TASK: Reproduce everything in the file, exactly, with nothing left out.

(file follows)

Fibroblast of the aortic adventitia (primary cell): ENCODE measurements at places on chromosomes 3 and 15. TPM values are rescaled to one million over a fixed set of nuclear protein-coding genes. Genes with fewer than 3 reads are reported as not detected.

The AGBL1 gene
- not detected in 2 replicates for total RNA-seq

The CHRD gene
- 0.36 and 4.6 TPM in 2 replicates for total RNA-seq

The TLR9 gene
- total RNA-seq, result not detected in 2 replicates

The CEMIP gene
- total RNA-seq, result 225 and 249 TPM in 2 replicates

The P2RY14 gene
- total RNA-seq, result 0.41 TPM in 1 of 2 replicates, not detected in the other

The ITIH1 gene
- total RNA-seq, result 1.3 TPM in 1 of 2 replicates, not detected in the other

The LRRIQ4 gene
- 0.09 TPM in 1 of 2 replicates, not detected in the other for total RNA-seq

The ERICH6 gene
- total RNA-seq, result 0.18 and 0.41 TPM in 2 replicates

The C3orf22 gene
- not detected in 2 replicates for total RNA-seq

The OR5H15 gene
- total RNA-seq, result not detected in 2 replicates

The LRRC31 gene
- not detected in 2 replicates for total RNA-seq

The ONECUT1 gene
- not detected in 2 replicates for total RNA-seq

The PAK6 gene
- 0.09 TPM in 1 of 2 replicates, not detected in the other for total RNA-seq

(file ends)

Fibroblast of the aortic adventitia (primary cell): ENCODE measurements at places on chromosomes 3 and 15. TPM values are rescaled to one million over a fixed set of nuclear protein-coding genes. Genes with fewer than 3 reads are reported as not detected.

The AGBL1 gene
- not detected in 2 replicates for total RNA-seq

The CHRD gene
- 0.36 and 4.6 TPM in 2 replicates for total RNA-seq

The TLR9 gene
- total RNA-seq, result not detected in 2 replicates

The CEMIP gene
- total RNA-seq, result 225 and 249 TPM in 2 replicates

The P2RY14 gene
- total RNA-seq, result 0.41 TPM in 1 of 2 replicates, not detected in the other

The ITIH1 gene
- total RNA-seq, result 1.3 TPM in 1 of 2 replicates, not detected in the other

The LRRIQ4 gene
- 0.09 TPM in 1 of 2 replicates, not detected in the other for total RNA-seq

The ERICH6 gene
- total RNA-seq, result 0.18 and 0.41 TPM in 2 replicates

The C3orf22 gene
- not detected in 2 replicates for total RNA-seq

The OR5H15 gene
- total RNA-seq, result not detected in 2 replicates

The LRRC31 gene
- not detected in 2 replicates for total RNA-seq

The ONECUT1 gene
- not detected in 2 replicates for total RNA-seq

The PAK6 gene
- 0.09 TPM in 1 of 2 replicates, not detected in the other for total RNA-seq